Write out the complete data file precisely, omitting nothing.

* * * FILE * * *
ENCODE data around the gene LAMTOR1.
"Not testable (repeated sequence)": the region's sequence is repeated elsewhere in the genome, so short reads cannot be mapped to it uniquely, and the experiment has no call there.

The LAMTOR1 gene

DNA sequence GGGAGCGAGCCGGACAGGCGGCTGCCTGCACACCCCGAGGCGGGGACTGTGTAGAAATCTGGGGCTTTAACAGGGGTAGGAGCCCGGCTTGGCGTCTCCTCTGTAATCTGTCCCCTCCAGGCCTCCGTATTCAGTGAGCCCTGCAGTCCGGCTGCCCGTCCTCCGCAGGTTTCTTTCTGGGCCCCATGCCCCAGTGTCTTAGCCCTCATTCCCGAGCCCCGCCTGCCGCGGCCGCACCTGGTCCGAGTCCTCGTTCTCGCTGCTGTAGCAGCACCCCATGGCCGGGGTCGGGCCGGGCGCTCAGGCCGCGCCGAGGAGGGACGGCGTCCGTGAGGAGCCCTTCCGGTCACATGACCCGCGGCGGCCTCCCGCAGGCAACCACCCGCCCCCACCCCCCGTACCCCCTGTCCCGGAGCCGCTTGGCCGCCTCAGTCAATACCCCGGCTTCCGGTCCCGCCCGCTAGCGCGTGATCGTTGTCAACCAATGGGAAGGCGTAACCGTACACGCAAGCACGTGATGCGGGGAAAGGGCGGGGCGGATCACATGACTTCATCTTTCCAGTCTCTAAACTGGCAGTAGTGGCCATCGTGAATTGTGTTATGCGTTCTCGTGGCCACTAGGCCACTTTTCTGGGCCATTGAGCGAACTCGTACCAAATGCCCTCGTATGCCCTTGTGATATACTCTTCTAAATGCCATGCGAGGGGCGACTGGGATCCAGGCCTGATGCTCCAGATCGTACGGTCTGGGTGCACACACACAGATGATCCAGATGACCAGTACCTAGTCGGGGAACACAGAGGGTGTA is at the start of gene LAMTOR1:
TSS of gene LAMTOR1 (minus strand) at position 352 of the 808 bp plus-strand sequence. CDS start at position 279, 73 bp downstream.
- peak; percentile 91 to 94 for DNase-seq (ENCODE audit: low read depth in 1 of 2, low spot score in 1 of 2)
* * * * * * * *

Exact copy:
ENCODE data around the gene LAMTOR1.
"Not testable (repeated sequence)": the region's sequence is repeated elsewhere in the genome, so short reads cannot be mapped to it uniquely, and the experiment has no call there.

The LAMTOR1 gene

DNA sequence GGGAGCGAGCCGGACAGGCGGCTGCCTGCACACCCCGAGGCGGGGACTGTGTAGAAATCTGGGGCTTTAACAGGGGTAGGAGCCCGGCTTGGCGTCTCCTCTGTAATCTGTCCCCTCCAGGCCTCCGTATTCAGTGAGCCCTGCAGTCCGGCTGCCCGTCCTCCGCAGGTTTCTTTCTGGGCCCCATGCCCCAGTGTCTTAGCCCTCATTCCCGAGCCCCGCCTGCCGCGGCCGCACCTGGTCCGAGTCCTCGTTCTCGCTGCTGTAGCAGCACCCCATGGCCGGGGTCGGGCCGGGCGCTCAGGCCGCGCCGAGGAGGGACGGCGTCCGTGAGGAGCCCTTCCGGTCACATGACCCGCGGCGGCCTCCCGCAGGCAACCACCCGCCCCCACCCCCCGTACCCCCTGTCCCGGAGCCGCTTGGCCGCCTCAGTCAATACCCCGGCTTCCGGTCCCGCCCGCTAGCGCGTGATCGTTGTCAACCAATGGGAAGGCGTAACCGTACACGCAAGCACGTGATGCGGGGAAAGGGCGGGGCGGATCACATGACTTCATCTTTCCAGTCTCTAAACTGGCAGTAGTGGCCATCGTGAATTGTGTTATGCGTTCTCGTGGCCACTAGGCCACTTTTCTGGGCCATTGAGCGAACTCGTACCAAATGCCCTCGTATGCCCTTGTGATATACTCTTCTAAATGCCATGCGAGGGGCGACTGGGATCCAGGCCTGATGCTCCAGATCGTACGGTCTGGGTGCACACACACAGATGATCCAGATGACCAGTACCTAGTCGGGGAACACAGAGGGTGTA is at the start of gene LAMTOR1:
TSS of gene LAMTOR1 (minus strand) at position 352 of the 808 bp plus-strand sequence. CDS start at position 279, 73 bp downstream.
- peak; percentile 91 to 94 for DNase-seq (ENCODE audit: low read depth in 1 of 2, low spot score in 1 of 2)